*Starred Review* With handsome oil paintings and a stirring story, this picture-book biography will first grab children with its action. Just as exciting, though, is the account of Brazilian-born Pelé's personal strugglehis amazing rise from poverty to international soccer stardom. The focus is on Pelé's childhood in Bauru, Brazil, in the 1940s and early 1950s. The pictures show him in his multiracial community, especially on the soccer field. He is punished for not paying attention in class; then he gives up school altogether to play soccer. His team, the Shoeless Ones, play barefoot; the ball is a sock stuffed with rags. The kids shine shoes and sell peanuts, until they earn enough for uniforms and second-hand shoes. Inspired by his dad, Pelé plays hard and is chosen as the team captain, and in a triumphant climax, he scores the winning goal in a big youth tournament. An afterword fills in the facts about how Edson (Pelé was a nickname) went on to become the greatest soccer player ever known.The small painting of the team's battered second-hand shoes is a moving testament to its struggle, particularly in contrast to the final triumphant pages when Pelé kicks the ball straight into the goal. Rochman, Hazel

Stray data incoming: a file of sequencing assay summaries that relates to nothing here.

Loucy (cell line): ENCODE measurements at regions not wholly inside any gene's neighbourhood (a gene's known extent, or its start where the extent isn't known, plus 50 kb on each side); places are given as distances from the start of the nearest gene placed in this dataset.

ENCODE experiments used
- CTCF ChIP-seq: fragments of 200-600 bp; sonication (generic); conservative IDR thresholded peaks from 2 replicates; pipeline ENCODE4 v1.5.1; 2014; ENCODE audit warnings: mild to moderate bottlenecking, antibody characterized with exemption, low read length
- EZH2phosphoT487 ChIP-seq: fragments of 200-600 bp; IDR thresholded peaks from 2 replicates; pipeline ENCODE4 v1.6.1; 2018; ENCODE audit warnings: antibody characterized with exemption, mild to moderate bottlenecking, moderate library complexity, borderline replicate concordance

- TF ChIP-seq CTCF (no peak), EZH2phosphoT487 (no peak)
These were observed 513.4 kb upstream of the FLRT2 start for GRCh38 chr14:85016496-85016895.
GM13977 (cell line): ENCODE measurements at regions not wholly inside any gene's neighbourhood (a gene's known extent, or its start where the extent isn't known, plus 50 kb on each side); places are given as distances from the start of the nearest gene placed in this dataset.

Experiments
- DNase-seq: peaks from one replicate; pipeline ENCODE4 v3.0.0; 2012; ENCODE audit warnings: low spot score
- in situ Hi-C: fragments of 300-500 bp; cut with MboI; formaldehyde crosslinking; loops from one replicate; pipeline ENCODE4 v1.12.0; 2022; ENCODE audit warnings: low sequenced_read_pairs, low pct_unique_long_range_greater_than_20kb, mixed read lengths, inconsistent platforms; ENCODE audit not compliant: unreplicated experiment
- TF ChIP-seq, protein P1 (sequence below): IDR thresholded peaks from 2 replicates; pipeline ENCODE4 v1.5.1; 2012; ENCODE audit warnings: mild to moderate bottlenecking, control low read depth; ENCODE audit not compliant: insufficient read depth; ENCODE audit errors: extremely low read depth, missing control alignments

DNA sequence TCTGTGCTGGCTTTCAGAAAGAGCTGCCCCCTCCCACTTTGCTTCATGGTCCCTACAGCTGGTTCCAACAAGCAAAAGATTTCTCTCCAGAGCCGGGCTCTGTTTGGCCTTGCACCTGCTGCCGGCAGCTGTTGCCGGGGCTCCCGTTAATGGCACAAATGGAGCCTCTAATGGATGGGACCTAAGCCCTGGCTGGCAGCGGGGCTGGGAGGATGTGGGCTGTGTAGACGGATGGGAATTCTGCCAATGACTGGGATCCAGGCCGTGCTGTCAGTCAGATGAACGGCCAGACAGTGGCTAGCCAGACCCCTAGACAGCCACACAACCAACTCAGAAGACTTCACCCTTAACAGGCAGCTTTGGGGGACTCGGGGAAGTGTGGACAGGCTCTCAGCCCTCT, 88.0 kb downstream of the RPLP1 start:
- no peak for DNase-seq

--This text refers to an out of print or unavailable edition of this title.
Starred Review, Booklist, September 1, 2007:
"With handsome oil paintings and a stirring story, this picture-book biography will first grab children with its action."